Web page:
An instructive, practical course on how to build a nuclear bomb from the ground up. Includes a discussion of the involved physics, chemistry, and engineering. By the completion of the course, students should have a fundamental understanding sufficient to construct a small warhead just using leftovers from the previous evening's dinner. Additional, students will be able to apply these principles in understanding modern nuclear reactors, and will come out with a historical and ethical understanding of the nuclear age.

An interest in building things and complex engineering systems.

E12828: Being Real about Bioengineering
Difficulty: **

Can CRISPR cure every disease? Why is the flu more dangerous than Ebola? Is eternal life possible?

Take a seat and relax, as we explore the rapidly evolving field of bioengineering. We will break down current events with biology, math and reason while exploring whether bioengineering can (or cannot!) solve all our problems. We will dig into hot research topics such as CRISPR gene editing, how to engineer our immune system to fight disease, and much more, while also critically thinking of the current shortcomings of these new technologies. Put yourself into the shoes of a bioengineer for a collaborative and interactive discussion on the future of human biology as we know it!

Biology (recommended, but not required) Algebra (recommended, but not required)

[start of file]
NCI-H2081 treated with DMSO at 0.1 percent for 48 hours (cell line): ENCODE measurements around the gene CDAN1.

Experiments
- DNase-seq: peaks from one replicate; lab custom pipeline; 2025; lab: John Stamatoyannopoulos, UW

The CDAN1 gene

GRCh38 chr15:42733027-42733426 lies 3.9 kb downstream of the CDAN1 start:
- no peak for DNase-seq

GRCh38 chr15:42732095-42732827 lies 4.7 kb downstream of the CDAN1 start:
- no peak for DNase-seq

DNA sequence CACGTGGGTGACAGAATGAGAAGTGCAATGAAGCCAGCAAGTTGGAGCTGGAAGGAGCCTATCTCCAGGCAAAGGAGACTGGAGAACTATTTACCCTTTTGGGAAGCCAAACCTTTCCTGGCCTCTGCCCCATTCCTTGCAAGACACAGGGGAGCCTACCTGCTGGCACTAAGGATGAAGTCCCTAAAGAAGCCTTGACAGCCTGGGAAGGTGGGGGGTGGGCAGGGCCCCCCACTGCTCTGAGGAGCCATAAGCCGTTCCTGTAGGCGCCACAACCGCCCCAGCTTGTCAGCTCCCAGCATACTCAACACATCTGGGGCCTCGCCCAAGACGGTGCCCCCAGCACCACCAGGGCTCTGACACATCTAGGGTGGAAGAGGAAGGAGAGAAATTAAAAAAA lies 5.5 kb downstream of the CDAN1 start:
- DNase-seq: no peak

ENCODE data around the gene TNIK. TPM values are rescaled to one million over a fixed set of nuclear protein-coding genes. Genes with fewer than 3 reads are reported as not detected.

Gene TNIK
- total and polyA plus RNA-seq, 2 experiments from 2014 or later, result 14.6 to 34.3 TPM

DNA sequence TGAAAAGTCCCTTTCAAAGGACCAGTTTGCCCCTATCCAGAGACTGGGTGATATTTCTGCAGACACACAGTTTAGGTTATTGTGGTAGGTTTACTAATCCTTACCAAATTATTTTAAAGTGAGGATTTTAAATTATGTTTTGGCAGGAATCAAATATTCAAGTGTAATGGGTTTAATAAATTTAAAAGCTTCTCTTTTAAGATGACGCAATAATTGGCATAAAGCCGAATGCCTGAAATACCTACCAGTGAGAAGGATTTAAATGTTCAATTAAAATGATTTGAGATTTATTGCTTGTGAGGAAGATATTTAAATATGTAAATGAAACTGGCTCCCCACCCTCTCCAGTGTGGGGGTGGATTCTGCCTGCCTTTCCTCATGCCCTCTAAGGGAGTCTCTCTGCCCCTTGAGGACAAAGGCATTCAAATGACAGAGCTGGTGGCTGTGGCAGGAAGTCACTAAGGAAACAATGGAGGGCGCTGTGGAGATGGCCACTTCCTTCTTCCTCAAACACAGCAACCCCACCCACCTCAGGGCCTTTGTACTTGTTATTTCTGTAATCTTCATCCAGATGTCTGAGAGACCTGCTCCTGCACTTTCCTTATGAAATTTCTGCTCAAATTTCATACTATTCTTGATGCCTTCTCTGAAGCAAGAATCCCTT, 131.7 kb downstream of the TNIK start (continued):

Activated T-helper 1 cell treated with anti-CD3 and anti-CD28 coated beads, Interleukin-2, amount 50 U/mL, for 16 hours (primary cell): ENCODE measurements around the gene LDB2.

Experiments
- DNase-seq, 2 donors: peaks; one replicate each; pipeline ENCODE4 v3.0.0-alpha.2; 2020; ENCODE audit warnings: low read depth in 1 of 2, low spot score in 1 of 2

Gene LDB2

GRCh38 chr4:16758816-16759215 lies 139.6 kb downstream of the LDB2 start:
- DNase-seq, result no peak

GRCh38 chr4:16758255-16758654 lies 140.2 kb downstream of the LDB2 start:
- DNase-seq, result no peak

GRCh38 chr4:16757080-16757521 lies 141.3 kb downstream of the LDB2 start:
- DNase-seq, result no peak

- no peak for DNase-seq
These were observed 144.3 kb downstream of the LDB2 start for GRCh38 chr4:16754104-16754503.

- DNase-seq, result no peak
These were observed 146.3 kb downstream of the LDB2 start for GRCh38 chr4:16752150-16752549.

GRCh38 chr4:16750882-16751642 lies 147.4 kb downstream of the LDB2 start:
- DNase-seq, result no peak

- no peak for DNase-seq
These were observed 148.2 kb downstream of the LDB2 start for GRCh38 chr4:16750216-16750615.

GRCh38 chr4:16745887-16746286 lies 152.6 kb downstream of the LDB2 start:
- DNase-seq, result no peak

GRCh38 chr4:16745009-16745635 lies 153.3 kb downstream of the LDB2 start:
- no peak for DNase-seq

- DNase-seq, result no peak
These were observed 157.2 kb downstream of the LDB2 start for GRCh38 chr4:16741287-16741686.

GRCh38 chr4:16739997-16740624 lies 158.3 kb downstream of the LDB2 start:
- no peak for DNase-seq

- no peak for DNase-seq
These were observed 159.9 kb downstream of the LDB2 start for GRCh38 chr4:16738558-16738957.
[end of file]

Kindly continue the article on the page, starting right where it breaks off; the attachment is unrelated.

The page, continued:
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H12835: Objects: An Interdisciplinary Exploration
Difficulty: **
Teachers: Matisse Peppet

How do we stand in relation to the world around us? In this class, we’ll ground an interdisciplinary investigation of that question in an exploration of ordinary objects. Synthesizing perspectives from philosophy, architecture theory, engineering, and more, we will intertwine theory with lived experience to come to deeper understanding of the things around us. Classes will include reading, mini-labs, and lots of discussion.

A willingness to take abstract theory seriously

H12816: Words in Me
Difficulty: **
Teachers: Kamna Kathuria

The better you understand yourself, the more confident you feel and the better equipped you will be to handle what life throws at you. Through a series of simulation games, activities, videos, and group working sessions, we'll start thinking about about ourselves and our lives from a new perspective. We'll express ourselves to the world around us through discussion, debate, arguments, blogging, journals, spoken word, or whatever we think works best. With articulation comes a feeling of comfort in your own skin, and that's our ultimate goal in this course.

H12792: Irish Presence in America
Difficulty: **
Teachers: Alexander Chen

This course provides students with an overview of the sociological, political, and cultural impacts of Irish diaspora in American society from 1800s to present. This course will also analyze the characteristics, contributions, and impacts of Irish communities in the United States throughout history. By studying the background and factors of migration, students will gain a deeper understanding of trans-Atlantic cultural identity and develop an appreciation to the making of the modern American society. Topics include the Potato Famine, immigration and urbanization, political impact in the U.S., the Gaelic League, St. Patrick’s Day, Irish nationalism and the Easter Rising, and other topics if time permits. Modern figures such as Liam Neilson, John F. Kennedy, and Colm Toibin will be covered. This course will use a variety of primary and secondary sources including digital and print media.